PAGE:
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Old Posted Jun 30, 2007, 5:02 AM
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Nunavuter Nunavuter is offline
Coping with the Cosmos
Join Date: May 2007
Location: Toronto
Posts: 143
The Petronas-Sears Debate becomes moot all became moot in 2004

Taipei 101

Location: Taipei, Taiwan

Year completed: 2004

Height: 1,474 feet (101 storeys), plus a 197-foot spire.

Claim to fame: The argument over which was the tallest on the world — the Sears Tower or the Petronas Towers — was settled in 2004.

The Taipei 101 captured three of the four record categories established by the World Council on Tall Buildings when it was completed. It usurped ‘highest roof’ and ‘highest occupied floor’ from the Sears Tower in Chicago, and took the ‘highest structural feature’ (decorative do-dad) from the Petronas Towers in Kuala Lumpur.

The 1,815-foot CN Tower remained the world’s tallest freestanding structure on land, but only by a margin of 144 feet over the 1,671-foot top of the Taipei 101. (Why didn’t they just go for it?)

If the building zigs, this thing zags.

The world’s tallest building is totally geek. It features a 660-tonne tuned mass damper on the 88th floor (the world’s heaviest pendulum) that stabilizes the building against earthquakes and typhoons. Taipei 101 is equipped with the fastest elevators in the world (35 mph) capable of zipping from the ground floor to the 89th floor observation deck in 39 seconds. The building also boasts all-fibre communications and one-gigabit Internet connections.


Taipei 101 holds the less auspicious record for 'world's biggest ad' previously held by a much older structure.

Status: In the wake of Sept. 11, Taipei 101’s design was modified with additional safety features. The most important of these is fireproofing of the beams to withstand burning jet fuel and double redundancies on the supports. Taipei 101 will continue to stand even if half the columns are compromised or destroyed. There are three separate sprinkler systems, including one that operates on gravity alone in case electrical power is cut to the water system. Glow-in-dark strips and emergency lights are placed at floor level, and red signal flags can be sent out from the sides of the building to call rescue workers.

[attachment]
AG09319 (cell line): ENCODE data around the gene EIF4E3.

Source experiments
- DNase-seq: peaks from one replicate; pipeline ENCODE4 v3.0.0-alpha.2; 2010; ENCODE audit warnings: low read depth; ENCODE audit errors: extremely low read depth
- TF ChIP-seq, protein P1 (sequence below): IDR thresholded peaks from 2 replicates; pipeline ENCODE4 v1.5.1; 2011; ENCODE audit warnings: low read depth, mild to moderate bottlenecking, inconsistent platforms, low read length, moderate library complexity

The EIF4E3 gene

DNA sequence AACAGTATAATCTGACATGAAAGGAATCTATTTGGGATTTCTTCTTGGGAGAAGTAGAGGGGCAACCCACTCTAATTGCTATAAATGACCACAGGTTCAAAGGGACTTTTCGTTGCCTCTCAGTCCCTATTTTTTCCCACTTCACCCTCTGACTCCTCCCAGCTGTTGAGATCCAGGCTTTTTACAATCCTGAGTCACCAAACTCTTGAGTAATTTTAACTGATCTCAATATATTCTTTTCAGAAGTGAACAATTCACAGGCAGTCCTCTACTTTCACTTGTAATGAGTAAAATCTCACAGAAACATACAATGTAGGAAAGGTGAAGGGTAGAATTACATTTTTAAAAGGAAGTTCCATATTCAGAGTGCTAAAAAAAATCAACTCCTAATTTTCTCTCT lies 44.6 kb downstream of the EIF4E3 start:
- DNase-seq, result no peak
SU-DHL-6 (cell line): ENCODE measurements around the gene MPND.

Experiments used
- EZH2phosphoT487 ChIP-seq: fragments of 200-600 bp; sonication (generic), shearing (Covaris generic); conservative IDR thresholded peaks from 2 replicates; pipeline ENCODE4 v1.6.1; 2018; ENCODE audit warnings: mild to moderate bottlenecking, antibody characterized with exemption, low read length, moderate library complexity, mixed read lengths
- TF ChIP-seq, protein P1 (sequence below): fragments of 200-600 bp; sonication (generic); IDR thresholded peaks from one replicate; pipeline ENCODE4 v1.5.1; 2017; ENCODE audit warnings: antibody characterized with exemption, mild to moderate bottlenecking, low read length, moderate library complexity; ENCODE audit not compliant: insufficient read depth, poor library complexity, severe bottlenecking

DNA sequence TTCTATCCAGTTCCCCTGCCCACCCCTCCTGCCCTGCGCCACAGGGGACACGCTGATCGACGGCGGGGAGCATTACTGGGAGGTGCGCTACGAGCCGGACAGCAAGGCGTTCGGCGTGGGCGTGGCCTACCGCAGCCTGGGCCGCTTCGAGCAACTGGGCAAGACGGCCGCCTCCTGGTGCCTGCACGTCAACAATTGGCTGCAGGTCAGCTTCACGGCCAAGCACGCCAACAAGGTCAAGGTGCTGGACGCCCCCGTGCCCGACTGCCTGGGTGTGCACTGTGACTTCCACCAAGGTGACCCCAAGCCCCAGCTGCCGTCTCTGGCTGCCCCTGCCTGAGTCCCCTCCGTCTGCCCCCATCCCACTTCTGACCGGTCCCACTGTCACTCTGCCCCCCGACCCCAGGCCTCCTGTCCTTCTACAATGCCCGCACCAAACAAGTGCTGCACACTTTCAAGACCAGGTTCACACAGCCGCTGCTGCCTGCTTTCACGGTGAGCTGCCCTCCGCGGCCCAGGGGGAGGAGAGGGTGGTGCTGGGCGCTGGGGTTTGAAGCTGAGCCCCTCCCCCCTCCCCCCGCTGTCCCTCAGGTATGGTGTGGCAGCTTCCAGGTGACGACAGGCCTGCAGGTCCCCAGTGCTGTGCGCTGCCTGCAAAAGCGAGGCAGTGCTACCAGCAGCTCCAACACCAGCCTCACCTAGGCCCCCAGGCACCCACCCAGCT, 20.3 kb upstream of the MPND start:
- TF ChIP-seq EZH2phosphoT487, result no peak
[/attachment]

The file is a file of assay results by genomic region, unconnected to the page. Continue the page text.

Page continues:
The building’s extra-wide stairwells are designed to allow people moving downward during an evacuation (including those on stretchers) to pass firefighters going up in full gear with room to spare. Emergency “evac chutes” can carry people to lower floors and bypass a fire between their floor and the ground. Notably, the government of Taiwan demanded that the building be fully evacuated in half an hour in the event of an emergency.

A test of the evacuation procedures in 2005 cleared 20,000-odd people from the building in 28 minutes.

^The "Big Five" as of 2004, just seven years after the first Asian skyscraper joined the group.
I nukshuk, you nukshuk, we all nukshuk

Last edited by Nunavuter; Jun 30, 2007 at 5:16 AM. Reason: typos and omissions
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